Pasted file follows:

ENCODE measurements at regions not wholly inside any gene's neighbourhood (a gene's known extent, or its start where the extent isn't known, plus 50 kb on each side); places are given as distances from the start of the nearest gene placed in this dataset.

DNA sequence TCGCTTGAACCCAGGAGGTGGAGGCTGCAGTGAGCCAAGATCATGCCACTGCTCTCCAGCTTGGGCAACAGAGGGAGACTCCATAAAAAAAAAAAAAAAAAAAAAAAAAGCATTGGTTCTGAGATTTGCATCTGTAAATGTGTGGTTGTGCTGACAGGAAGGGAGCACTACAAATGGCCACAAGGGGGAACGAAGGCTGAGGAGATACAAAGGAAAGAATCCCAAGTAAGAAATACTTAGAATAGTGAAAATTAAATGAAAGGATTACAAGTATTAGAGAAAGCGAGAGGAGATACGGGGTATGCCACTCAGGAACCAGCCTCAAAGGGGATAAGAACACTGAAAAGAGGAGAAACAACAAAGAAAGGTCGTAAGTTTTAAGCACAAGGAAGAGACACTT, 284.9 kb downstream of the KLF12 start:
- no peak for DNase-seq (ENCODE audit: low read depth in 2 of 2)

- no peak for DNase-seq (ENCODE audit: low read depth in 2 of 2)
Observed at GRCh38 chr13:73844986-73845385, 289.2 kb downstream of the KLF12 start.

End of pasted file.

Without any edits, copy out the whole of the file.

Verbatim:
ENCODE measurements at regions not wholly inside any gene's neighbourhood (a gene's known extent, or its start where the extent isn't known, plus 50 kb on each side); places are given as distances from the start of the nearest gene placed in this dataset.

DNA sequence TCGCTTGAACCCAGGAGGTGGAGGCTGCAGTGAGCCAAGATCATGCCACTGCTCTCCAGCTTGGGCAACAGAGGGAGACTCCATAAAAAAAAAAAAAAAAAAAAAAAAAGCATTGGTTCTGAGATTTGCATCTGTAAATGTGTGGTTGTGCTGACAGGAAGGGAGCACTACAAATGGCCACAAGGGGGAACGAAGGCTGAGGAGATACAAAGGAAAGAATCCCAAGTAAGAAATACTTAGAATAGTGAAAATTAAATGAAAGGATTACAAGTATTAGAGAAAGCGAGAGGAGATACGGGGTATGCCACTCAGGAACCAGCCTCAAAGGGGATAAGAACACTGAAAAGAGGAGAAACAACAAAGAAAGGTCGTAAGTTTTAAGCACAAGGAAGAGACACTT, 284.9 kb downstream of the KLF12 start:
- no peak for DNase-seq (ENCODE audit: low read depth in 2 of 2)

- no peak for DNase-seq (ENCODE audit: low read depth in 2 of 2)
Observed at GRCh38 chr13:73844986-73845385, 289.2 kb downstream of the KLF12 start.